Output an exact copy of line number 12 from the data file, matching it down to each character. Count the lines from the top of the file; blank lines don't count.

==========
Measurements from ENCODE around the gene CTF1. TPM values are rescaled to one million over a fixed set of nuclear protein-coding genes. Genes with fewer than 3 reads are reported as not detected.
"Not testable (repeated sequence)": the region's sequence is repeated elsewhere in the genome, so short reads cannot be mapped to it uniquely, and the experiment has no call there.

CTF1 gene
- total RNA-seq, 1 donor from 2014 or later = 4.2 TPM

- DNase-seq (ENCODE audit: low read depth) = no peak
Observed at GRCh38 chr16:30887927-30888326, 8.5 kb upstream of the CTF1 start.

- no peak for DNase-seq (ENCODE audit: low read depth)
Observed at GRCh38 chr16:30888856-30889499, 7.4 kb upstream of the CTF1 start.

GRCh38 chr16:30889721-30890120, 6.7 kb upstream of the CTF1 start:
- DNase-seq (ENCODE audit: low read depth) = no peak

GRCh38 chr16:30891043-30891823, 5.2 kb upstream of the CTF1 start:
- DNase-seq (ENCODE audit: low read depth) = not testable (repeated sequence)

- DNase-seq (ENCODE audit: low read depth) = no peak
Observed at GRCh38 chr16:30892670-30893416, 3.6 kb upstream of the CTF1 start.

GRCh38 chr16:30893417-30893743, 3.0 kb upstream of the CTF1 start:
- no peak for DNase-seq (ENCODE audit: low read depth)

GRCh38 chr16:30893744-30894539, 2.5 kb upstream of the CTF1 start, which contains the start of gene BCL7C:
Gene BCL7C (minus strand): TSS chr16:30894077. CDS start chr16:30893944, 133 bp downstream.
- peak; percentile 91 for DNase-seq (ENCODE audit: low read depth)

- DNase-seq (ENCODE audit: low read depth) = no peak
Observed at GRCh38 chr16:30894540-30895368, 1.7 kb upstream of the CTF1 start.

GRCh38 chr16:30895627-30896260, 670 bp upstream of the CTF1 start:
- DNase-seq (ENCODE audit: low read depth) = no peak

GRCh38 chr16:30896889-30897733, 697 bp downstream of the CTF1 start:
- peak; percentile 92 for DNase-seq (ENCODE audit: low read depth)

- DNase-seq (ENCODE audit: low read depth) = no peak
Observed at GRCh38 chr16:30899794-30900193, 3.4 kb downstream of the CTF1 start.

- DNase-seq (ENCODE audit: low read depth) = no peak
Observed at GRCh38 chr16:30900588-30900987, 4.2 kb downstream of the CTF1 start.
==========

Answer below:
- DNase-seq (ENCODE audit: low read depth) = not testable (repeated sequence)